Debbie Laskey, MBA

From Ashton Kutcher to Lady Gaga to President Obama’s White House staff to John Q. Public, Twitter has developed a loyal following. If you haven’t become addicted to the social media site known by its bird and fail whale, accept the fact that a member of your family or a close friend will probably convert you sooner rather than later.


While there are conflicting reports as to the number of Twitter users, there is no dispute that Twitter is the water cooler of the 21st century. At this modern-day water cooler better known as the Twitterverse, you can meet people from all over the world and share thoughts about life, business, and family – all topics that bind us, regardless of nationality. Twitter welcomes its users (known as Tweeps) to send messages (known as Tweets) into cyberspace that form an infinite stream, and all tweets are created equal and are formed with 140 characters or less.

But what happens when a user’s name is similar to someone else’s? I know an expert in the information security industry who uses the Twitter handle of @Tips4Tech. A year-and-a-half after he began tweeting, a company in India created a Twitter page with the handle @Tips4Tech_blog – which wouldn’t really be a big deal, but my contact also has a blog with his Tips4Tech brand. When he contacted Twitter about the brand violation, Twitter sent a response that said, “There was no violation of terms.” Another professional in the online privacy industry tweets with the Twitter handle @PrivacyProf – but surprisingly, Twitter does not consider either @ThePrivacyProf or @ProfofPrivacy to be violations of its terms.

To avoid this situation from happening to you, visit the following two websites to reserve your name or brand on a myriad of social media websites: or While you may wish to reserve your brand or brands, you should also consider reserving common misspellings if they are frequently used on search engines to find your brand, brands, or website.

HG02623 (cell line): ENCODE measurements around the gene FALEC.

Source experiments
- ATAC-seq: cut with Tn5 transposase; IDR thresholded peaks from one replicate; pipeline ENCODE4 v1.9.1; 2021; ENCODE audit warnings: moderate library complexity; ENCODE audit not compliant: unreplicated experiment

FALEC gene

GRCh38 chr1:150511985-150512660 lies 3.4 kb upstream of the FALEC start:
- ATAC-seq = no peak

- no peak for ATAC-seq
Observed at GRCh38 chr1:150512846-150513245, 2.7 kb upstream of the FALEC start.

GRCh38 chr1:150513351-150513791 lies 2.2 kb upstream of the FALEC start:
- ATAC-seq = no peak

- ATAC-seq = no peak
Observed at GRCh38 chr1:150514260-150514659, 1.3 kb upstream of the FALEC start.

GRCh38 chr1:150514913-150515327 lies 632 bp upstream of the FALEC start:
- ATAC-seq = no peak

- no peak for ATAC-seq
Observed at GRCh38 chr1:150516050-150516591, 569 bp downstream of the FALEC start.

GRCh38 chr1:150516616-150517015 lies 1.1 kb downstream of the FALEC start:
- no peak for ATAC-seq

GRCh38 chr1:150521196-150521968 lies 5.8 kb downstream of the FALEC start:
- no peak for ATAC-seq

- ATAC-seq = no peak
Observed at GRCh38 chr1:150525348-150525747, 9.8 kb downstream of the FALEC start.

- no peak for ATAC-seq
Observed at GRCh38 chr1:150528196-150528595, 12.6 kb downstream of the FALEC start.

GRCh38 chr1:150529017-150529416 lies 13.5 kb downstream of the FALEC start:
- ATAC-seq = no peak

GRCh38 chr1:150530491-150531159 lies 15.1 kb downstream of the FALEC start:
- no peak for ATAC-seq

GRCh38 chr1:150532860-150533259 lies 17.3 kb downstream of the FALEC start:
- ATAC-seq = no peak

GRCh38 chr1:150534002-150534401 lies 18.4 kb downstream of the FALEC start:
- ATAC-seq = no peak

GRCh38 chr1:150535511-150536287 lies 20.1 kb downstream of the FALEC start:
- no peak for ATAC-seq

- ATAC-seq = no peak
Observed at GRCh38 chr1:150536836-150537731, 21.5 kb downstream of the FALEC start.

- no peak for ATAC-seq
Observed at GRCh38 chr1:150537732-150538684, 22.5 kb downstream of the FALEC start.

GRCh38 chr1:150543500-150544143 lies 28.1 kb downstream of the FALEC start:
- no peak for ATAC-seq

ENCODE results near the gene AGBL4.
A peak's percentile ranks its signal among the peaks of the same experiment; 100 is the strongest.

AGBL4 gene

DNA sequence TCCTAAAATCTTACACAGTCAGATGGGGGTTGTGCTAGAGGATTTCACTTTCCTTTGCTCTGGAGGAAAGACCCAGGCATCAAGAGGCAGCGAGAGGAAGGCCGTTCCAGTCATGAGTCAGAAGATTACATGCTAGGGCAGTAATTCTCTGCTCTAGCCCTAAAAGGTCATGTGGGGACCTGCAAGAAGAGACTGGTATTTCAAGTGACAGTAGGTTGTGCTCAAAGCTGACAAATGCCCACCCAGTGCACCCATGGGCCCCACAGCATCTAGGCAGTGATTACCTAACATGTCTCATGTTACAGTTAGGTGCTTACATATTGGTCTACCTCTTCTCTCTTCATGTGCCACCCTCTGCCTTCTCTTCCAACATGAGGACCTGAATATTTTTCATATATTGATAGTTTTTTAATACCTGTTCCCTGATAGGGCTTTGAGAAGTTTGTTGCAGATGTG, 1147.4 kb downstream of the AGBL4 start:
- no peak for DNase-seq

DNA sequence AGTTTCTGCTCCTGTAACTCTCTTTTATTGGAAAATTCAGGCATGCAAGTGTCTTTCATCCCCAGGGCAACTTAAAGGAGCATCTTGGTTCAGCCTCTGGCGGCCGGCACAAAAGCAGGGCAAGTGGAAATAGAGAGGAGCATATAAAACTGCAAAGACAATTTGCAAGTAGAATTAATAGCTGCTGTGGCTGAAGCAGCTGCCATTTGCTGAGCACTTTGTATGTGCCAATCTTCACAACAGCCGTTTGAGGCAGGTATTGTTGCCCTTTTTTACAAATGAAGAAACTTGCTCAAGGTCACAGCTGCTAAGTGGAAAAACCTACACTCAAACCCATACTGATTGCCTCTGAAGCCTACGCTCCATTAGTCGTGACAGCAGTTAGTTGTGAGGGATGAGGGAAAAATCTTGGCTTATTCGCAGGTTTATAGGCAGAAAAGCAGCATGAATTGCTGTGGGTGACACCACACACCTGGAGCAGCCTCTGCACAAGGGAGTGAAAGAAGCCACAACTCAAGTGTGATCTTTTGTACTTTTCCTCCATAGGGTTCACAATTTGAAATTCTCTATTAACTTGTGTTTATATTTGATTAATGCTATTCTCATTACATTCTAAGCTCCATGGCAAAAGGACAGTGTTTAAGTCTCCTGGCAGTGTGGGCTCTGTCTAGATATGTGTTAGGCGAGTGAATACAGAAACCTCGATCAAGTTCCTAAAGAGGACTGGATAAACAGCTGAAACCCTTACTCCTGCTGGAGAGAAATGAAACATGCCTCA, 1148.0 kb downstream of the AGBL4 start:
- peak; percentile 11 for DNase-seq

All this talk of brand names makes me wonder about the legal enforcement of brand violations due to social media. Lawsuits in the news have focused on identity theft or identity defamation, security breaches, information from Facebook posts for divorce proceedings, and inappropriate comments by employees (remember Chrysler?) or celebrity spokespeople (remember Aflac?).

So, the question becomes, do you have a social media policy? If you do, great, but if you don’t, start writing one immediately that includes the following:

  • Employee Code of Conduct for Online Communications
  • Employee Code of Conduct for Company Representation in Online Communications
  • Employee Personal Social Networking Policy
  • Employee Facebook Usage Policy
  • Employee Personal Twitter Policy
  • Employee Personal Blog Policy
  • Employee LinkedIn Policy
  • Corporate Blog Policy
  • Corporate Blog Post Approval Process
  • Corporate Blog Comment Policy
  • Corporate Facebook Brand Page Usage Policy
  • Corporate Facebook Public Comment/Messaging Policy
  • Corporate Twitter Account Policy
  • Corporate YouTube Policy
  • Corporate YouTube Public Comment Policy
  • Company Password Policy

While we’re not all legal eagles, we can be prepared for the potential of brand violations in cyberspace – but only with sufficient planning. What do you think? Tweet your comment to me on Twitter in 140 characters or less @DebbieLaskeyMBA.